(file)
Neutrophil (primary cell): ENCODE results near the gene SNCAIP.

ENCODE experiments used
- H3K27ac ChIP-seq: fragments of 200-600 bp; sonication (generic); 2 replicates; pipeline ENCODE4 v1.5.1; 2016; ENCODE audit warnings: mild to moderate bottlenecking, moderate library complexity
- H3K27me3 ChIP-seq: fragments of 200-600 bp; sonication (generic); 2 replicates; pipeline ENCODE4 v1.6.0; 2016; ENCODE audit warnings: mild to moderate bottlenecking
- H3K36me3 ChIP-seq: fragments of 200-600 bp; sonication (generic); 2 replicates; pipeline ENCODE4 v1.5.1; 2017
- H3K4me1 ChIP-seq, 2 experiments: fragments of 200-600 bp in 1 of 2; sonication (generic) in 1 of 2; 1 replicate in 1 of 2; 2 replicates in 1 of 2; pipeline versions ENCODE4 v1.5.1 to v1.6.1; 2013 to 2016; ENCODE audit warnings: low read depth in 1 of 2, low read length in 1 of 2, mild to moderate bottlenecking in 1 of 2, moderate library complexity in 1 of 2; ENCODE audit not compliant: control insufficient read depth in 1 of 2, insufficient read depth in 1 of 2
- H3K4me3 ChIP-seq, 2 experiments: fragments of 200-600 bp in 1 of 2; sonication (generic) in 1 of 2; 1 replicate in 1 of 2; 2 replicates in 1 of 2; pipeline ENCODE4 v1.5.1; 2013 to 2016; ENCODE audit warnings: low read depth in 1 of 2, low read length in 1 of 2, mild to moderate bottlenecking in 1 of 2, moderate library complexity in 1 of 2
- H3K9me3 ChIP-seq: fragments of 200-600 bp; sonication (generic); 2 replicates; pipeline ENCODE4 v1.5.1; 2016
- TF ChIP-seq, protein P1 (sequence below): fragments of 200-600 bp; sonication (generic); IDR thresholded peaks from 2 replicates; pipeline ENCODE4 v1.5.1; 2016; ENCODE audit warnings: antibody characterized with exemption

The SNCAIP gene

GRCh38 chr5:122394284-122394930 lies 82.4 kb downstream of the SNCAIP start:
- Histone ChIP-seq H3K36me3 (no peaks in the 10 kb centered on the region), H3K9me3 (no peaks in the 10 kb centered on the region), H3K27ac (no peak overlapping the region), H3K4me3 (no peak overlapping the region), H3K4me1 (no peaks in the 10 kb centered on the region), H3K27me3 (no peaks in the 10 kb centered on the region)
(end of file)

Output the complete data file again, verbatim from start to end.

Neutrophil (primary cell): ENCODE results near the gene SNCAIP.

ENCODE experiments used
- H3K27ac ChIP-seq: fragments of 200-600 bp; sonication (generic); 2 replicates; pipeline ENCODE4 v1.5.1; 2016; ENCODE audit warnings: mild to moderate bottlenecking, moderate library complexity
- H3K27me3 ChIP-seq: fragments of 200-600 bp; sonication (generic); 2 replicates; pipeline ENCODE4 v1.6.0; 2016; ENCODE audit warnings: mild to moderate bottlenecking
- H3K36me3 ChIP-seq: fragments of 200-600 bp; sonication (generic); 2 replicates; pipeline ENCODE4 v1.5.1; 2017
- H3K4me1 ChIP-seq, 2 experiments: fragments of 200-600 bp in 1 of 2; sonication (generic) in 1 of 2; 1 replicate in 1 of 2; 2 replicates in 1 of 2; pipeline versions ENCODE4 v1.5.1 to v1.6.1; 2013 to 2016; ENCODE audit warnings: low read depth in 1 of 2, low read length in 1 of 2, mild to moderate bottlenecking in 1 of 2, moderate library complexity in 1 of 2; ENCODE audit not compliant: control insufficient read depth in 1 of 2, insufficient read depth in 1 of 2
- H3K4me3 ChIP-seq, 2 experiments: fragments of 200-600 bp in 1 of 2; sonication (generic) in 1 of 2; 1 replicate in 1 of 2; 2 replicates in 1 of 2; pipeline ENCODE4 v1.5.1; 2013 to 2016; ENCODE audit warnings: low read depth in 1 of 2, low read length in 1 of 2, mild to moderate bottlenecking in 1 of 2, moderate library complexity in 1 of 2
- H3K9me3 ChIP-seq: fragments of 200-600 bp; sonication (generic); 2 replicates; pipeline ENCODE4 v1.5.1; 2016
- TF ChIP-seq, protein P1 (sequence below): fragments of 200-600 bp; sonication (generic); IDR thresholded peaks from 2 replicates; pipeline ENCODE4 v1.5.1; 2016; ENCODE audit warnings: antibody characterized with exemption

The SNCAIP gene

GRCh38 chr5:122394284-122394930 lies 82.4 kb downstream of the SNCAIP start:
- Histone ChIP-seq H3K36me3 (no peaks in the 10 kb centered on the region), H3K9me3 (no peaks in the 10 kb centered on the region), H3K27ac (no peak overlapping the region), H3K4me3 (no peak overlapping the region), H3K4me1 (no peaks in the 10 kb centered on the region), H3K27me3 (no peaks in the 10 kb centered on the region)